City of Melbourne trials Nokia AI tech to keep streets clean

Nokia and the City of Melbourne have conducted a trial using Nokia Scene Analytics artificial intelligence (AI) technology to develop a deeper understanding of waste disposal behaviour. This will help the city tackle the issue of waste dumping more efficiently and keep laneways even cleaner, safer and free of garbage. To reduce the frequency of waste contractor visits to busy areas, the City of Melbourne has offered local residents and businesses subscription-based access to the large-capacity compactor facilities. With the compactor in place, Council wanted to understand how the service was being utilised and how to mitigate illegal waste dumping, which can create safety and hygiene issues in the area.

Under its ‘emerging technology testbed’ initiative, the City of Melbourne worked with Nokia to leverage an existing network of installed cameras as Internet of Things (IoT) sensors to monitor one of the compactors. The Nokia Scene Analytics solution employed an AI-powered algorithm to filter and collage data from the cameras, while also combining other data sources, such as operational data on the compactor itself, to create real-time alerts and produce reports. Initial trial results found that Scene Analytics can support the City’s objectives for better, safer citizen experiences while lowering maintenance and downtime costs for waste management services.

The trial allowed for real-time monitoring and detection of activity in the vicinity of the compactor using a virtual tripwire. Object detection and object counting was used to identify and count items to show how the compactor was impacted by items incorrectly placed within it, while also identifying potentially dangerous items. Anomaly detection identified unusual movements, such as illegal waste dumping during the night, while face and licence plate blurring maintained individual privacy during the trial.

Using these reports, City of Melbourne can better understand the correlation between illegal waste-dumping activities and compactor downtime, to keep maintenance teams better informed and minimise issues. It also allows the City to address waste dumping activities before they become a hazard, viewing locations in real time to observe any obstructions to service vehicle access and adapting their schedule to reduce unnecessary visits and minimise their carbon footprint. By understanding patterns of compactor usage and waste dumping activities, the city of Melbourne can also patrol the area more effectively, while developing a campaign to inform and educate the community.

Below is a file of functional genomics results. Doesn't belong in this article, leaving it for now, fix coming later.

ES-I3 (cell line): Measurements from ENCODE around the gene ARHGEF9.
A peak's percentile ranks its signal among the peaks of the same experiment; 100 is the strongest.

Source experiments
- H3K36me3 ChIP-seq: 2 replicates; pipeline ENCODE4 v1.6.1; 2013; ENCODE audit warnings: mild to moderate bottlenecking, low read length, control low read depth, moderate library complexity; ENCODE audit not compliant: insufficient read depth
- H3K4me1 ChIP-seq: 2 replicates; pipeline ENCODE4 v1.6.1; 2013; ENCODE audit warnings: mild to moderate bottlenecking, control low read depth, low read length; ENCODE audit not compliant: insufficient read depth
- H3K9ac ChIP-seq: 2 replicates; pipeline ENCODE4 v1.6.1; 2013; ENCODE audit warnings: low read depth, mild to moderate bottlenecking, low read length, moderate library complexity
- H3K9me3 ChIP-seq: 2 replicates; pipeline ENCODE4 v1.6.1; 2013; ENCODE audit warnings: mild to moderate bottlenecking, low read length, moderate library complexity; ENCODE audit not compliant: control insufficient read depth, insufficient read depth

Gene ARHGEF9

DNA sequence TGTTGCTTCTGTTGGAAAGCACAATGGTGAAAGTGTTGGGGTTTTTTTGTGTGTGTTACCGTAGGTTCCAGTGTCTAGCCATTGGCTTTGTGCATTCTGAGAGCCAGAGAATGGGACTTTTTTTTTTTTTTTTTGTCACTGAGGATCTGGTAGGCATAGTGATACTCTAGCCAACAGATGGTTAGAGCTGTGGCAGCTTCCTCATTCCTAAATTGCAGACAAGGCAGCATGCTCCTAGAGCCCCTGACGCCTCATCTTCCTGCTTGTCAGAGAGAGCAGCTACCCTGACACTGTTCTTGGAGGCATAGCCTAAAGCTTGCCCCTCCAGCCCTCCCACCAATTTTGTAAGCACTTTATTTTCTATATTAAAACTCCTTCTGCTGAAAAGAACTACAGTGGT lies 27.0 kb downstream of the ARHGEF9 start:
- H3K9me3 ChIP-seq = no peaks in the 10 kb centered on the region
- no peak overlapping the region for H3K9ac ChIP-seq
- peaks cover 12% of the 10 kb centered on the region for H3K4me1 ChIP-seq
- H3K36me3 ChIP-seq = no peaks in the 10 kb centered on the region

This innovative use of Scene Analytics has been recognised, with the partnership between Nokia and the City of Melbourne shortlisted for the Communications Alliance’s ACOMMS awards in the Artificial Intelligence category. City of Melbourne Lord Mayor Sally Capp said this project will help to avoid hazards and make streets even cleaner by allowing waste services to better understand behaviour trends related to the illegal and dangerous dumping of waste.

“This is a great example of using new technology to help remove illegal waste more quickly, make our city cleaner and protect the environment. Our partnership with Nokia is another way we are gathering data to make Melbourne a safer, smarter and more sustainable city,” the Lord Mayor said.

Rob McCabe, Head of Enterprise of Australia and New Zealand, Nokia, said the City of Melbourne is using robust AI technology to offer its citizens, visitors and businesses a greener and more livable community. “In helping the City of Melbourne monitor and enhance services with real-time driven actions, Nokia Scene Analytics is supporting the safety, security and operational continuity of this city in a proactive and automated way,” McCabe said.

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